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"I invent nothing, I rediscover". Auguste Rodin
My Number One Photographic Regret Ever was that I failed to make one or two exposures of my friend Joe and his dad while Joe (age 27) was dying from an inoperable brain tumor. I was there at the bedside with my camera and kept it on my lap thinking: "who the hell am I to use my poor disintegrating friend to expand my portfolio?"
That was the devil whispering in my ear.
The truth is that I should have made the photo. It was a photo that would have shown a difficult truth about my friend, but also it would have been about his father, about the love Joe's dad had for him and the connection and continuity of their lives. That's what pictures are for and like a schmuck I listened to the wrong inner voice and now I have nothing but the memory of how I screwed up and didn't have that photo to pass along. And the recognition that trying to second-guess someone else's disapproval is BS. I won't do it again.
I just returned from a trip to visit my 95-year-old grandmother. Her health has really deteriorated over the last year, she suffered a heart attack, congestive heart failure, and then she fell and broke her arm. About a year ago she had a bout with pneumonia, and a week in the hospital. After she got out, I visited her for a few days, and despite her objections, I made some portraits, (one of which is in my gallery). I didn't make any of her now, as she is having a much harder time. She was in the hospital for half the week I was there, and we finally got her some round the clock care, which she objected to even more than being photographed last year.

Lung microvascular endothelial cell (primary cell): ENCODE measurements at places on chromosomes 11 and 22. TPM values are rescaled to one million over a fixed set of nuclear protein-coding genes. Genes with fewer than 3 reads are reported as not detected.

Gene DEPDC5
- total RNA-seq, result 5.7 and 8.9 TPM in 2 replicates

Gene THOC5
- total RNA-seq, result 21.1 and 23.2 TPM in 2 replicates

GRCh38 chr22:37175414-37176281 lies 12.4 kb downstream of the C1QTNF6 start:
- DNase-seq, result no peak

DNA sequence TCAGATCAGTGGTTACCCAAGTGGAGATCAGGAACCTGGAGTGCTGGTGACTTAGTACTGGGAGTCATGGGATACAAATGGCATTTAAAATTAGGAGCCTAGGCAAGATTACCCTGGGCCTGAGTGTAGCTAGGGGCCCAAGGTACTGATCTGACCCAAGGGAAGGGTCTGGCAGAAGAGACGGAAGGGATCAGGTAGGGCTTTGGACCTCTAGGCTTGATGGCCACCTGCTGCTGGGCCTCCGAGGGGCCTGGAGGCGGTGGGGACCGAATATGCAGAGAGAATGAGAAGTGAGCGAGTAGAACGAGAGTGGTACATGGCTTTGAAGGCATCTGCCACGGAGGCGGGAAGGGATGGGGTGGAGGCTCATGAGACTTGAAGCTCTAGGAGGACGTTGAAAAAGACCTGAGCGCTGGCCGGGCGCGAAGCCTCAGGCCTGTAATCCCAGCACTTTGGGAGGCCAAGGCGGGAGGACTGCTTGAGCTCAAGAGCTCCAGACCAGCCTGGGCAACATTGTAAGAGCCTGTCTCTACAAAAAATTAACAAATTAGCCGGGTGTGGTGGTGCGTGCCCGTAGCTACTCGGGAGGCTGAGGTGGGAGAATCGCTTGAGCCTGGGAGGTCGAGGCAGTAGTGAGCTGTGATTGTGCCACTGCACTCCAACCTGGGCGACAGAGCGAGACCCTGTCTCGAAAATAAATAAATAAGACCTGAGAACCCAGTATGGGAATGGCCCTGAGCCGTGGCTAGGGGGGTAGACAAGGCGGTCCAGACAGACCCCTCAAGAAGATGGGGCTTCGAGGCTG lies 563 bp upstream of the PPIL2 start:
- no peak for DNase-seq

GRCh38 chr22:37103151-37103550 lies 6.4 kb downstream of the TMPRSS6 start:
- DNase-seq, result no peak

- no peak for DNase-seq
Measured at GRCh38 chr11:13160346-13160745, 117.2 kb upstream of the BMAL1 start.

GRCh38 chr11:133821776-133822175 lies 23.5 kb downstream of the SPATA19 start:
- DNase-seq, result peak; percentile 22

It was an emotionally draining week, I was relieved that I made those portraits last year, and didn't feel the pressure of needing to make a portrait this time. It would have been a bit much for her to endure my photographing her on top of everything else.
The portrait is a gift for my children, and nieces and nephews, so they'll remember her face. Thank god I made the photograph when I did.
Next time my grandparents visit me, they'll have to sit down for a moment in my studio! I need a great photo of them while they're still somewhat healthy. My grandmother has been in and out of the cardiac surgery wards 3 times the last 18 months and they are 82 and 80 years old. So I better do it now than (maybe) miss the opportunity.
You should not have pushed yourself. I you did the resulting photos would remind you of the discomfort you had by taking them.
Originally Posted by arigram
Second; My grandmother says that the photos she wants us to keep after her death should be the ones where she is healthy and fresh, not a photos of her ill or, even worse, on the edge of dying.
So I do not think that the photos you would have taken of your grandmother when she was ill would be pleasurable to keep. But that is just my opinion.